Mediamatic Magazine Vol. 2#2 Walter Schneemann 1 Jan 1987

Desire and Television Autism

In the early days of video, discussions centered on the dichotomy video-television and judging from the number of exhibitions, conferences and symposiums devoted to the subject, this dichotomy is still the focus of much attention. This never-ending debate is a profound reflection on the changing artistic, cultural and political climate and raises questions about the present situation. Once again it was the subject of The Arts for Television symposium, which was held at THE STEDELIJK MUSEUM in Amsterdam in September.


Wim T. Schippers - Intermezzo Stedelijk Museum / VPRO-TV 1987

Roughly speaking, in the sixties and the beginning of the seventies we can distinguish three different approaches towards this field of tension between video and television. All three centre on a specific aspect of the two media.

From a historical point of view, GERRY SCHUM is the most prominent representative of the first approach, which interprets television as purely distributive. In this view, television has nothing of its own. Its technology should be as transparent as possible, and the only function of television is to pass on programs to a large audience. Video, in this approach, is an artistic process, not to be caught in the nets of museums and other institutes, and not yet burdened with a historical tradition. Continuing along the lines set out by ARTE POVERA, LAND ART and CONCEPT ART, representatives of this approach saw in both television and video a means of escaping the traditional framework of art and breaking down museum walls. In the words of THEODOR ADORNO, the museum was regarded as the Erbbegräbnis von Kunstwerken (the family grave of works of art).1) Video was appreciated for its immaterial nature and its quality of being time-dependent, but more especially for its reproductive characteristics. The concept of television as a distribution centre of authentic works of art to the largest possible audience proved to be very difficult to uphold. The denotative and perceptual conditions of television were not taken into account. The means (air-time) and the objective (the public at large) were identified with each other. This type of instrumentalist philosophy was bound to fail, as indeed it has. I shall return to this later on.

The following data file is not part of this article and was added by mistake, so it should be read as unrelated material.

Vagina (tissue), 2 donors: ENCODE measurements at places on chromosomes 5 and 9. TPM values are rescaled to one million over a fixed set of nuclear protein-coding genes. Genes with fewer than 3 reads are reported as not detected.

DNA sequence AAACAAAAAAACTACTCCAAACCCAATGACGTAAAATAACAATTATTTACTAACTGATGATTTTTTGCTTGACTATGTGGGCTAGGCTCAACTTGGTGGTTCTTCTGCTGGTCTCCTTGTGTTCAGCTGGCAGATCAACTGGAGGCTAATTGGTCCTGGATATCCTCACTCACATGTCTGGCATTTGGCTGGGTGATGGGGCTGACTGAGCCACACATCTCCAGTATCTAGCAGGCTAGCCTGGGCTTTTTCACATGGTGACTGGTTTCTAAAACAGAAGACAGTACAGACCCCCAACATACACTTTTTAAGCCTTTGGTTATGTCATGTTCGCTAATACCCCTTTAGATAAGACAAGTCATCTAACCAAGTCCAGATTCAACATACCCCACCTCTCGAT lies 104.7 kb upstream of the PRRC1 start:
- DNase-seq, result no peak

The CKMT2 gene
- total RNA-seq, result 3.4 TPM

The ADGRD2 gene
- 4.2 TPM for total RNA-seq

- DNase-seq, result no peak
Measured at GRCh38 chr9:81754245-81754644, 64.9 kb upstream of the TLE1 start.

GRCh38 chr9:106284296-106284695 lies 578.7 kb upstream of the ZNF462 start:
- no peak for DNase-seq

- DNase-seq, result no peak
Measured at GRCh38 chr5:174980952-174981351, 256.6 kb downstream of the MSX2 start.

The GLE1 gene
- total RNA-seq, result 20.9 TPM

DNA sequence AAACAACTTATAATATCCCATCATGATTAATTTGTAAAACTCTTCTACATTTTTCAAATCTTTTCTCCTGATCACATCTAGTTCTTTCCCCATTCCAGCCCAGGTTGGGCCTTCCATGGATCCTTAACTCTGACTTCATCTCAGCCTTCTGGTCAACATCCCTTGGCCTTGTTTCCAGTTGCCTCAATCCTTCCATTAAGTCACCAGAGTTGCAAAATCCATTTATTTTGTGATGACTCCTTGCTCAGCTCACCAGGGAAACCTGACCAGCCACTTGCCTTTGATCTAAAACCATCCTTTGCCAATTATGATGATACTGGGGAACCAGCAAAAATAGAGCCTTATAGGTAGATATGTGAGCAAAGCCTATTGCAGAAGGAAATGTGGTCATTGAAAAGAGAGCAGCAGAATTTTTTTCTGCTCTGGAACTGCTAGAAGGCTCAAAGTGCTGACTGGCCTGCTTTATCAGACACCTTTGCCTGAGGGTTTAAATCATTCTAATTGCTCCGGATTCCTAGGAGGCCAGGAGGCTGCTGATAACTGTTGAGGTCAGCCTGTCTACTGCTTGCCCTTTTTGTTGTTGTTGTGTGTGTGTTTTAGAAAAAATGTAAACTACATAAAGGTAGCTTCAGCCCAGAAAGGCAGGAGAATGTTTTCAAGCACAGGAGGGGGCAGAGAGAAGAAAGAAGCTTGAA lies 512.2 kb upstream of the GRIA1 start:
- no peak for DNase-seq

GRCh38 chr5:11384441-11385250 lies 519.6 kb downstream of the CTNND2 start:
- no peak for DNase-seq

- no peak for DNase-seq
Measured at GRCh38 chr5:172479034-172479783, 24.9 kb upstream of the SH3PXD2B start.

The second approach was to regard television as an exponent of and a metaphor for the consumer society. The medium was criticized. It was attacked for its allegedly popularizing and vulgarizing influence. Following in the footsteps of artists such as WOLF VOSTELL, and generally based on movements such as NOUVEAU REALISME, POP ART, HAPPENING and certain tendencies within FLUXUS, television sets became part of a sculptural collage; as an illustration of their baneful influence, television sets were buried, sets on fire, or bombarded with cream cakes. The audience, confronted with ordinary television sets in totally strange, aesthetic surroundings, was invited to discover new associations and meanings, and to reflect upon its televisual experience. The simplicity and subtlety displayed by many of these works was mostly of the rhinoceros kind: as a result of overexposure, these works could only be appreciated on an anecdotal level - as a succès de scandale. This interpretation of television was mainly concerned with the philosophy behind the medium, with its social, cultural and structural significance. This was visualized by using the physical characteristics of the television set in a multi-media context. In this interpretation, video was an object that could be used as in the actions of the various movements mentioned above. Video was seen as a means of registration, as a feedback instrument, and scarcely as an expressive instrument.